A mixture of vocal and instrumental performances, Do You Long for Oolong? documents the creativity and individuality of Mooney’s music. His casual, conversational singing conveys a surprisingly wide range of emotions, from hip humor to romantic lyricism to wry disenchantment. The album’s title derives from his deconstruction of “Tea for Two,” transforming the bubbly ’20s love song into a barely encoded celebration of conjugal pot smoking (“Oh what a boot/From a long tender shoot/Of oolong”). “September Song” and “We’ll Be Together Again” resonate with swooning tenderness, but two offbeat Mooney originals deal with disastrous relationships. “Have Another One, Not Me” depicts an impasse reached by two fast-track alcoholics (“I can’t hold your hand, dear/While I’m holding my head”), and “Nowhere” is the plaint of one of love’s refugees (“The first time I turned this old heart loose/It went out on a halo hunt and bagged a noose”). The instrumentals are equally inspired, interweaving complex, blithely swinging ensemble lines with brief, fertile improvisations. On the opening chorus of “It Might as Well Be Spring,” the melody passes almost imperceptibly from clarinet to guitar to accordion. Mooney’s original “Phantasmagoria” evolves through several thematic movements and tempo shifts, as ingenious and demanding in its way as a classical chamber piece.
In 1951, Mooney retreated to Florida, where he performed regularly, if obscurely, in small clubs. During a brief 1952 sojourn to Manhattan, he recorded several tracks with the then-popular Sauter-Finegan orchestra. One of these, the ballad “Nina Never Knew,” became a pop hit but failed to revitalize Mooney’s career. In 1956, he headed north once more to make his first LP, Lush Life. Backed by guitarist Lee Robinson, bassist Milt Hinton, and drummer Osie Johnson, Mooney interprets an elegant program of ballads (“Polka Dots and Moonbeams,” “Crazy She Calls Me,” “My One and Only Love”), accompanying himself on organ with an exquisite refinement that dispels the instrument’s traditional associations with church services and skating rinks. He reprises “Nina Never Knew,” a sensitive yet, for the time, surprisingly candid song about a young woman’s sexual initiation (“Sweet surprise/ Filled Nina’s eyes/She did not understand/When I kissed her hand/Why dreams began to stir/Deep down inside in her”). Admired by musicians but ignored by the press and public, the album sold few copies. Declaring, “I can’t stand to be discovered once more,” Mooney resumed his Florida exile.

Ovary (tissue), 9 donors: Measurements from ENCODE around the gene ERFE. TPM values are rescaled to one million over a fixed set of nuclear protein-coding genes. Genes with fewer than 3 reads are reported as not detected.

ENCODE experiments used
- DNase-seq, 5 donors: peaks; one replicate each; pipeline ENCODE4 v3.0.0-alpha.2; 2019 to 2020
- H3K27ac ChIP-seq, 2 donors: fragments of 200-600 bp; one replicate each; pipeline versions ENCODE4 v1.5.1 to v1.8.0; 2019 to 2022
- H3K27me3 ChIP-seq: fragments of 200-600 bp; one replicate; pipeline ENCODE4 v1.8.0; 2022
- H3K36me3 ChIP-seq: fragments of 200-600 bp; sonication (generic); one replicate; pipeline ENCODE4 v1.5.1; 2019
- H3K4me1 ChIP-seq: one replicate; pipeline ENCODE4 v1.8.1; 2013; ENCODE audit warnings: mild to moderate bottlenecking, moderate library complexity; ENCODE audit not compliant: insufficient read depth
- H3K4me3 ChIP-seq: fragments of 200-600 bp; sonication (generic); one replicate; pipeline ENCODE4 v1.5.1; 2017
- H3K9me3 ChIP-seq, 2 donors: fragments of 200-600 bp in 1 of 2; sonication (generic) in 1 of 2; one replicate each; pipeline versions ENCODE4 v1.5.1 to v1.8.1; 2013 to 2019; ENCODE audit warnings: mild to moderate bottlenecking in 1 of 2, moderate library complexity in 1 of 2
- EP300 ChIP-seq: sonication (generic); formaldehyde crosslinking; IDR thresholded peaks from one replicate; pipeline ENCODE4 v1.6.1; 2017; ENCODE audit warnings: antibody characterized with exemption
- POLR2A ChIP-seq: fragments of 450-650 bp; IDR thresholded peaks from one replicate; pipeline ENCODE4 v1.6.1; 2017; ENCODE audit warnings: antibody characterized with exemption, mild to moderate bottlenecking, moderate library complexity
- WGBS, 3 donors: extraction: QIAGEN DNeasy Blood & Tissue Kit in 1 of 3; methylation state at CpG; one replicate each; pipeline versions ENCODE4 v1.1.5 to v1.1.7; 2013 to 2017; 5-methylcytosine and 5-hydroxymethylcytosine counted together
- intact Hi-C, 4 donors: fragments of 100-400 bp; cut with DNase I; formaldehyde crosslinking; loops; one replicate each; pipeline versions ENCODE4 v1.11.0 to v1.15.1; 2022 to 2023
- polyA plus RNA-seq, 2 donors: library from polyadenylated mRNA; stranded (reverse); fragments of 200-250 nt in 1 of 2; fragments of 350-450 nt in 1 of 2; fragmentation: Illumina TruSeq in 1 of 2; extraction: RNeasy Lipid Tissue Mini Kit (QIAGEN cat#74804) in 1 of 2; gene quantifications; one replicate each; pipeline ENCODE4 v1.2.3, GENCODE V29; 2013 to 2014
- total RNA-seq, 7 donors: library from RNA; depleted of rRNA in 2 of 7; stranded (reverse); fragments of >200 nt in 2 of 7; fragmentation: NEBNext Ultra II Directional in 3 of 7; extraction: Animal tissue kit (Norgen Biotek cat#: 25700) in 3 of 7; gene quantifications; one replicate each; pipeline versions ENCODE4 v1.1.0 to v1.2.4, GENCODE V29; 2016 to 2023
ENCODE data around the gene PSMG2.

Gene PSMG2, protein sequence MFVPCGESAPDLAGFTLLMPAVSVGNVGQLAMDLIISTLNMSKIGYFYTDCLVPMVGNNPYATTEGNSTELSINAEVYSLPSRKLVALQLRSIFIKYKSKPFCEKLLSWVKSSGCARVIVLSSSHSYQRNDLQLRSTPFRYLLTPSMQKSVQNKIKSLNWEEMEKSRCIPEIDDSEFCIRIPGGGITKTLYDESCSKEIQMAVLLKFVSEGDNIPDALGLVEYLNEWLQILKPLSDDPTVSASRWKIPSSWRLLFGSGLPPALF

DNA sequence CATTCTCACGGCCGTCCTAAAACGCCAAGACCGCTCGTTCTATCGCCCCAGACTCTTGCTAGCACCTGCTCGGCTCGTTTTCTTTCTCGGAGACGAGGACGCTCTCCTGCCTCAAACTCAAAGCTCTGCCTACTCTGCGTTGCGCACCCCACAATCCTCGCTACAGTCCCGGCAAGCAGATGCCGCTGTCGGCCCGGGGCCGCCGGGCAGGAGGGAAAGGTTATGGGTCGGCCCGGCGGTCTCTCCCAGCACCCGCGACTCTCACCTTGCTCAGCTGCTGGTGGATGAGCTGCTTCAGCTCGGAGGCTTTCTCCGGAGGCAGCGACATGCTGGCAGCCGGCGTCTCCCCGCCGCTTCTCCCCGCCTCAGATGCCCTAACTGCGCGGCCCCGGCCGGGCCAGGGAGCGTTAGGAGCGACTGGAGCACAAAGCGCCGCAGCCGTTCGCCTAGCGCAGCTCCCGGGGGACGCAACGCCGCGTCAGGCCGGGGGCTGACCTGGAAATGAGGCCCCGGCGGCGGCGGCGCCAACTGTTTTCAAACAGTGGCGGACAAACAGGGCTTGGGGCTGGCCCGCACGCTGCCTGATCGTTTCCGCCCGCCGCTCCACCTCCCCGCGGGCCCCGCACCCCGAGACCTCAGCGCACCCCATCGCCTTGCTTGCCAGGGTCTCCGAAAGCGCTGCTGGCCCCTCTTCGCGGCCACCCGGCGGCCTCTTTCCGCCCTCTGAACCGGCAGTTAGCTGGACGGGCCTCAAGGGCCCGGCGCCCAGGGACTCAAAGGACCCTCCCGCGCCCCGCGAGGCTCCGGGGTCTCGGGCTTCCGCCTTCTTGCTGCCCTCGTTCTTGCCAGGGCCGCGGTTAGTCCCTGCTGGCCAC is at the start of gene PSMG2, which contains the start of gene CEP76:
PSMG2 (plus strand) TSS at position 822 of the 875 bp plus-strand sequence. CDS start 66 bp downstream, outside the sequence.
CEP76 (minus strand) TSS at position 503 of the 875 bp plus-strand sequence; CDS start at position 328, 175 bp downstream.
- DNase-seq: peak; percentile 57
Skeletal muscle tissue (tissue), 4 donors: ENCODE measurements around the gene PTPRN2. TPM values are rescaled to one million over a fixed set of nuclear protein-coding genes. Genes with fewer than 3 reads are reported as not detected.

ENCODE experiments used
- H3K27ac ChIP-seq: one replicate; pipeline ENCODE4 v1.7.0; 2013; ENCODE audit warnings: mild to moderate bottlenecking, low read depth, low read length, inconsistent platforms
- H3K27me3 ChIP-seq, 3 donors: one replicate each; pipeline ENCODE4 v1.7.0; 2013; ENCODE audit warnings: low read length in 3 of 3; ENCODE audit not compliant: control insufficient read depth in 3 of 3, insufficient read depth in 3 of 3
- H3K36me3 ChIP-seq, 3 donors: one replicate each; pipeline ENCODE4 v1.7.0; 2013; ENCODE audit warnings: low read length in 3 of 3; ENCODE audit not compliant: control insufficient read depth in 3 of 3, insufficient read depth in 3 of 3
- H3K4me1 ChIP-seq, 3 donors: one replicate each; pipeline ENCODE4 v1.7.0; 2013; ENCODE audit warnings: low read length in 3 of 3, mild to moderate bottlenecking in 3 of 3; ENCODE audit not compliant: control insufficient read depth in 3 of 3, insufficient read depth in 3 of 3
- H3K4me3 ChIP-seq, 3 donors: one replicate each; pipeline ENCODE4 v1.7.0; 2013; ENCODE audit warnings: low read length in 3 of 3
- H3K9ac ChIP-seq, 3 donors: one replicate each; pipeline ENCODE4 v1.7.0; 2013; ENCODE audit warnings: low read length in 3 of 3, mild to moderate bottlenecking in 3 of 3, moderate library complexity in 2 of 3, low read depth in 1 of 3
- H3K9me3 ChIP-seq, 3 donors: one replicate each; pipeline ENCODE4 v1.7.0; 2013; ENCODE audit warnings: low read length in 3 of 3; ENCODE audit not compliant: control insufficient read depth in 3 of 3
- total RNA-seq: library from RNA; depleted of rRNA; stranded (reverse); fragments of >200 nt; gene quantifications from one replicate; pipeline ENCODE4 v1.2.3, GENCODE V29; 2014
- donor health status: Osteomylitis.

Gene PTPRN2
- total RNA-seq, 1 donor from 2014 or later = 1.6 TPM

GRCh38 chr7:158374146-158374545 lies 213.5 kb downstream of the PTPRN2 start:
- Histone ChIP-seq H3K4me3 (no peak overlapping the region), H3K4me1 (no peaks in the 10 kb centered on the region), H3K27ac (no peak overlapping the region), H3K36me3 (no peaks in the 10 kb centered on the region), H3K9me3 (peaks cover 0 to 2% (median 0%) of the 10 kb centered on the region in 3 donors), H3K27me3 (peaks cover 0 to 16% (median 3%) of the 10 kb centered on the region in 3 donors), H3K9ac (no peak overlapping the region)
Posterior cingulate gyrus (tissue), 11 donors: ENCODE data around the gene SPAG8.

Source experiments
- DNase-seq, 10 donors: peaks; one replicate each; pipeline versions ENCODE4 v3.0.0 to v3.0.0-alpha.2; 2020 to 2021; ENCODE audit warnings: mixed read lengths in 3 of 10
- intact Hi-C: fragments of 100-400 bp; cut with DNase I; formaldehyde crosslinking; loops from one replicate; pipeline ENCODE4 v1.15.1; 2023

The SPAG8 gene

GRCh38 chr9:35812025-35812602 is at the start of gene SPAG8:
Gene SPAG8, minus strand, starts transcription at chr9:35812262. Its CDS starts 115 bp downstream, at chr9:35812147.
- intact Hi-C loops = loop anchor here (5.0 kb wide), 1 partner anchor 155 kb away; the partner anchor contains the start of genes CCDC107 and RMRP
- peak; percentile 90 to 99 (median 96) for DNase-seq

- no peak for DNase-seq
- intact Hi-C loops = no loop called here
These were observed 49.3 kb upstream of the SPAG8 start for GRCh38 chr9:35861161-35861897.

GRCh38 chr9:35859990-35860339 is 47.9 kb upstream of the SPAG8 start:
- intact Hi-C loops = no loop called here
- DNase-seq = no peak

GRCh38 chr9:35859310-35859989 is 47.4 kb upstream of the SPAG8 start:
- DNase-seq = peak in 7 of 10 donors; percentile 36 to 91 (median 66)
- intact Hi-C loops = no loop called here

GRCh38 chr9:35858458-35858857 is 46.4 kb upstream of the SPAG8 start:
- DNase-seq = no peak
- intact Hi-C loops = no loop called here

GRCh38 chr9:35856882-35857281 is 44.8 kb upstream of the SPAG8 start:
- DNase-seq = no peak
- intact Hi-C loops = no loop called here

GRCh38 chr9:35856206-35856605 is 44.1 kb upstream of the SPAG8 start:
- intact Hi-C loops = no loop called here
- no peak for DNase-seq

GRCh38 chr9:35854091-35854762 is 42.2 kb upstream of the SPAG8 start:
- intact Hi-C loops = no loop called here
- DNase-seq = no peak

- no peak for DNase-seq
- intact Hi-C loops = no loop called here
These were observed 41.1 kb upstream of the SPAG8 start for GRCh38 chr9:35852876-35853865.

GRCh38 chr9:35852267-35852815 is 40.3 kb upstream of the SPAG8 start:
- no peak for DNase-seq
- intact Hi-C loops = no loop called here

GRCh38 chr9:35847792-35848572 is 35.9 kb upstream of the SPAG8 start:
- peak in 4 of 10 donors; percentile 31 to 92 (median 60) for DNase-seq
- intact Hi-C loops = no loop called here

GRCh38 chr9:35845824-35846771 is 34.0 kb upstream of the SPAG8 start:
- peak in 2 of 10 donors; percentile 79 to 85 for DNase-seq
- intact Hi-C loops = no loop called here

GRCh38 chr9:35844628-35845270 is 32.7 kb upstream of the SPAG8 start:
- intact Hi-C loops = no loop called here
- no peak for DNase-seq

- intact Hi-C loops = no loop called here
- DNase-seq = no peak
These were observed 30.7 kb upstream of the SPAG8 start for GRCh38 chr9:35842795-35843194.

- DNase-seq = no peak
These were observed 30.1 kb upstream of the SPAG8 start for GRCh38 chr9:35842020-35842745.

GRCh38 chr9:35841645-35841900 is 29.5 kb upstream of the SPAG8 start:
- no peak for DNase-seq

And yet he made one final attempt to capture the national spotlight. In 1963, Kay Finegan, manager of the Sauter-Finegan Orchestra, talked Columbia into signing him for a two-record contract. The result was a brace of memorable albums: The Greatness of Joe Mooney, with an ensemble of top-flight studio musicians, and The Happiness of Joe Mooney, featuring a smaller group, including Andy Fitzgerald, the clarinetist with Mooney’s original quartet. Unwilling to expend any promotional muscle on a forgotten artist at the dawn of the British Invasion, Columbia surreptitiously leaked the albums into release without distributing review copies. Mooney returned for good to Florida, where he resumed working in his usual out-of-the-way haunts and playing organ at church services until his death in 1975.
Next year, Hep will release Joe Breaks the Ice, drawn from the same era and sources as Do You Long for Oolong?, and Koch will issue The Greatness and The Happiness as a twofer CD. Unless some yet unknown air-checks come to light, they will complete Mooney’s small but invaluable legacy.
I suspect that the deceptively effortless finesse of Mooney’s art is largely responsible for his failure to win popular acclaim. Without breaking a sweat or exhibiting a trace of self-importance, he created timeless music that perhaps will now, at last, find an appreciative audience. If not, the fault isn’t Mooney’s but ours. As musicologist Gunther Schuller, writing about the Mooney Quartet recordings, observes in his definitive critical study The Swing Era, “Indeed, the history of jazz has had little to offer in the way of such a rarefied blending of refined taste, sophisticated musical invention, disciplined execution, and lighthearted unpretentious humor.” CP